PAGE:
#ChurchToo. The #ChurchToo hashtag and campaign has its own history and identity. (This is why I use “Christian #MeToo” instead of #ChurchToo when talking about the larger movement; #ChurchToo is a specific group and not all in the wider movement resonate with the full set of their distinctives.) The history of #ChurchToo’s official emergence goes back to November 2017, when first used by Hannah Paasch and Emily Joy, as documented in their podcast with Exvangelical podcast host Blake Chastain: Ep. 59: #ChurchToo with Hannah Paasch & Emily Joy (December 6, 2017). Its hallmarks include pro-LGBT and progressive theologies. This group also includes many who consider themselves #Exvangelical and #emptythepews – now outside the evangelical church realm, perhaps no longer in any church or in Christianity.

GC2 Summit. Ed Stetzer led the way in creating “Reflections: A GC2 Summit on Responding to Sexual Harassment, Abuse, and Violence.” This event was held December 13, 2018, and was “an initiative of the Billy Graham Center at Wheaton College in partnership with the Wheaton College School of Psychology, Counseling, & Family Therapy.” This group is more aligned with conventional evangelicalism, and tends to promote “celebrity” experts on various topics related to survivors. (The other three subgroups are not celebrity-oriented.)

Some of the underlying differences among these groups showed up in 2018 — the first year of Christian #MeToo — in how they have dealt with endorsements for MinistrySafe. The differences have continued into 2019, especially with the attention being focused on the Southern Baptist Convention, many members of which are MinistrySafe customers for resources and trainings.

Here’s the core issue: Apparent proficiency in one product or service by an agency does not guarantee positive resources or results in another area. An investigator/conciliator agency may offer some good principles for interpersonal reconciliation. But those are not effective in dealing with resolving institutional problems, such as governance, transparency problems and cover-ups, etc., as noted in the opening quote from the Great Commission Collective/Julie Roys.

It’s problematic when someone who has used one product of a particular agency recommends their products and services in toto to other people, instead of selectively. It tends to set up already-traumatized abuse survivors for more cognitive dissonance, emotional ambivalence, indecision, and crisis of conscience to expect them to endorse the entire organization when at least some parts clearly (to them) are toxic.

As I researched and reflected on the evidence I was seeing, I concluded that most individuals involved with Christian #MeToo advocacy were against all of MinistrySafe’s products and services. This included people most closely associated with long-time activism, The Courage Conference, and #ChurchToo. They actively pushed back on the MinistrySafe directly — and also on any individual or institution that recommends the agency.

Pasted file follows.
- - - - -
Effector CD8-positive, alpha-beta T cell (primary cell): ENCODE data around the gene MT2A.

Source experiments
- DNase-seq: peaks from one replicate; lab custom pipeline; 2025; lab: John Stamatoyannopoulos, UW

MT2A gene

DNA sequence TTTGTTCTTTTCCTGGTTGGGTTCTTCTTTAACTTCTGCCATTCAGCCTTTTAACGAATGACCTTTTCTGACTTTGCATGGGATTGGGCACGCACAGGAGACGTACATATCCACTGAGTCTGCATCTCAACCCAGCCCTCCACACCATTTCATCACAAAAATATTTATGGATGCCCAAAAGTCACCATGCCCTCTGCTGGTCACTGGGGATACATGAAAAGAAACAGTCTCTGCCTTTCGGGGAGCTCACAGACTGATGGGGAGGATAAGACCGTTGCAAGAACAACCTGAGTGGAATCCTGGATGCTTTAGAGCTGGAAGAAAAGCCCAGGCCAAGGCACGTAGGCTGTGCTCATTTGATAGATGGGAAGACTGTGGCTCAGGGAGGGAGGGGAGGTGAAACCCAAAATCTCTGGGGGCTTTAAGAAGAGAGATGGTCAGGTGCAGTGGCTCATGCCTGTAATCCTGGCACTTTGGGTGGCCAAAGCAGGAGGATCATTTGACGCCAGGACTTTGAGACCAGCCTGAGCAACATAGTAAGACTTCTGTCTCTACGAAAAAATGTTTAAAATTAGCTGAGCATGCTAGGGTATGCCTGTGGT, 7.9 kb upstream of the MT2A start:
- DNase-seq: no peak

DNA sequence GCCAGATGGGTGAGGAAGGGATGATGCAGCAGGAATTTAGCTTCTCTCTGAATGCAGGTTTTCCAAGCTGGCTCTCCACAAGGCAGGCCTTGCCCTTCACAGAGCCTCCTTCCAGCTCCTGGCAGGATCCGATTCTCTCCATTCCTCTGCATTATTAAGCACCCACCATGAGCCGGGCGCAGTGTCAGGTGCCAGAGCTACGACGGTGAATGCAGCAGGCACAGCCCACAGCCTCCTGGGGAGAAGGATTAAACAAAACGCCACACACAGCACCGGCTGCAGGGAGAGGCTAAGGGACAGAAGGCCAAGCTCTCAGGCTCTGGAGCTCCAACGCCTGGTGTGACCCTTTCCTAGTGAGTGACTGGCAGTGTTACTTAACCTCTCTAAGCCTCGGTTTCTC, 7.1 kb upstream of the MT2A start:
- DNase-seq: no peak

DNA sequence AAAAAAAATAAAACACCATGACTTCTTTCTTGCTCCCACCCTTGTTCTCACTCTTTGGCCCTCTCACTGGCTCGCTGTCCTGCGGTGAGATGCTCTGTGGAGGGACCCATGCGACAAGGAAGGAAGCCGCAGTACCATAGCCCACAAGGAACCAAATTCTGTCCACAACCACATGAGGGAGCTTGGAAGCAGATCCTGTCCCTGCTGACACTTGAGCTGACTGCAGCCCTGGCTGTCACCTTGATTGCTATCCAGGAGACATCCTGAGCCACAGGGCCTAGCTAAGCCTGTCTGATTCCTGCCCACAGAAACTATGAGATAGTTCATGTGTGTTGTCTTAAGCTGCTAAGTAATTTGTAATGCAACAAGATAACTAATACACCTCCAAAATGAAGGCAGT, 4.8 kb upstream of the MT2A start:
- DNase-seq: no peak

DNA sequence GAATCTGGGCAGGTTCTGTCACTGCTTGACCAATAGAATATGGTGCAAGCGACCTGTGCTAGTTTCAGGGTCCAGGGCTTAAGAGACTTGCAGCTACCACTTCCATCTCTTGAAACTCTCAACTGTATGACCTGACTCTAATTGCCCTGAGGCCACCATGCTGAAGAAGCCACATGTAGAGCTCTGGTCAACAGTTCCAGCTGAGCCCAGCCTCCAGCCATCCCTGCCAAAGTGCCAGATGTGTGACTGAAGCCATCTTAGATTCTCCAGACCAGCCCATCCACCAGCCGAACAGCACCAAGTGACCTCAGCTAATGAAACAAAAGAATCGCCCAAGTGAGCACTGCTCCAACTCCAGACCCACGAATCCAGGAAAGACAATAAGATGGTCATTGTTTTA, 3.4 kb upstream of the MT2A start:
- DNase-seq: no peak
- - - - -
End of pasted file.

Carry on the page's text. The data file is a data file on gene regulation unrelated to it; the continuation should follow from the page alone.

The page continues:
From the strong resistance of people in these three groups, it appears they consider it a violation of conscience to endorse anything MinistrySafe produces or does, whether in the realm of resources, trainings, investigation, or conciliation. Their tweets about MinistrySafe frequently related specific complaints people they know have had about MinistrySafe’s processes:

  • Contacting people who stated they did not want to be contacted.
  • Sharing with the hiring organization what was supposedly confidential information that got gathered from victims and witnesses.
  • Supposedly committing to given subjects the final report of their investigation, but either didn’t, or the report was only partial.
  • Being automatically biased in favor the institution that hires them, and they were hired by churches in notorious cases involving prominent survivors.

A few people have recommended MinistrySafe’s printed resources and/or trainings on child abuse prevention, but were silent or noncommittal about its investigative services for institutions. As best I could tell, these commenders all seemed to be associated with the GC2 Summit than with any other group.

It appears that, from how I interpret their paradigm, it is not moral compromise to point out the positives of something they see as worthwhile, even if there are controversies about the rest of an individual’s or institution’s products. It’s just analyzing specifics and assigning either a positive or negative value to them. (For example, MinistrySafe’s print materials and trainings are helpful, even if there are controversies about their stance on investigations.)

There may have been others who recommended both, or just the investigative services, but I don’t recall reading anything like that at any time on Twitter, which has been a crossroads social medium where all four types of survivors/advocates/activists interact.

Here’s the big-picture point: The question of recommendations is not a new problem among survivors. Similar questions show up, for instance, in what to do about the writings of John Howard Yoder, the Mennonite theologian and professor who sexually harassed/abused 100+ women victims. Yet he authored the important book, The Politics of Jesus, taught at the collegiate/seminary level, served on professional boards, etc. (For details, see case study #3 in this post on Three Examples of Remediation.)